“Okay then. Done. Let’s lop ‘em off and put ‘em back on. Who is the best oncologist in Miami?”
“I trained Michael Schwartz [at Sloan].” Schwartz’s name had also come up in our research.
“Done. He’s my guy.”
We headed to Bergdorf’s and the jeweler.
After I got back to Miami Beach, I was never alone for one minute of any of my treatments, consults or procedures. My family came down in planned out rotations. Mom and Dana at nearly every chemo, Dad when he didn’t have a trial or something going on, Brother flying in from NY for the mastectomy and what would turn out to be my worst chemo treatment yet. After seeing Schwartz and gathering my “team,” (also see Cast of Characters), I gutted my insides. Had “jet fuel,” as Dr. Laura calls it, pumped into my system for four months, Herceptin infusions for one year, had inflatable balloons inside my hollow chest for months, had aureolas and nipples constructed from a skin graft by Rosenbaum, lost all my hair—in short engaged in every possible Breast Cancer treatment as a safeguard against a potential, deadly recurrence.
Cut to 20 months later. Hair back thick and gorge as ever, assisted by Oribe and Momotaro. My oncological gyno, McHottie, aka Jacob Tangir, felt an enlarged node on my neck. On October 5, mom, Lynn (see Characters) and I were back in Schwartz’s office. I could read his face instantly—he’d only ever given me good news.
“It’s a malignancy. The Cancer is back.”
Last night, I was sitting on my couch replaying that day in my head and I started cackling with laughter. There we were again, in Schwartz’s office, mom and Lynn in their matching Jimmy Choos (unplanned), me on three Xannies and Schwartz. And as soon as he said It Was Back, three high-maintenance women hysterically bawling, his head swiveling from one to the other. Any other man would’ve run for the hills. But Schwartz knew us; he could take the three coiffed, bejeweled (in our ‘every day’ jewelry) women throwing an emotional hissy.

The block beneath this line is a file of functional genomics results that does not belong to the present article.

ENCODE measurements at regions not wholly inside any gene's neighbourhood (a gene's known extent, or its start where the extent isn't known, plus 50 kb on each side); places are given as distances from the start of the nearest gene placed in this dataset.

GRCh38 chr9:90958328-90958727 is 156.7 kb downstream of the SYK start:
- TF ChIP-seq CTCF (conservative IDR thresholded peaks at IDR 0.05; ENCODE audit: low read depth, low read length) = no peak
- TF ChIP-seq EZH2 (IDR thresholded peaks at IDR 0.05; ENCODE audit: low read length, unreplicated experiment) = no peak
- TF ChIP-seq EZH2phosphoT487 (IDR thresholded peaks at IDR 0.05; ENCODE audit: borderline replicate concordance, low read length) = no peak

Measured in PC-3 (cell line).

“But—eight percent! You said eight percent. I don’t understand. Are you surprised?” I think it was the only time I’d ever harbored any resentful-esque feelings toward one of my docs.
But Schwartz was pretty fucking shocked. He’d reached out to Norton after palpating the enlarged node, before Mesko had even shot me with the biopsy gun. Hell, I’ve never been ‘normal,’ why should Cancer be any different? After the PET scan, he was relieved to tell us that it had only come back in the neck nodes and the nodes behind my sternum. Yup, behind our sternums lurk potentially deadly nodes. Fun! Immediately I was started on oral chemo. Eleven horse pills a day with minimal side-effects and no hair loss. I never wanted to wear my $4k, couture wig by Ralf again. Nobody was fucking with my Oribe. Fuck you, Cancer.
After another agonizing month of waiting, this time to see whether the Chemo Cocktail was working, Mom arrived on Friday for our 1 p.m. appointment with Schwartz. When she walked in to my apartment, after her typical bat-out-of-hell-drive from Jax—‘wake up at 5 a.m. be to Steph’s by 11 if I go, 90 mph and have a good book on CD,—the first thing I noticed were her shoes. I’m very superstitious. She was wearing the cursed Choos.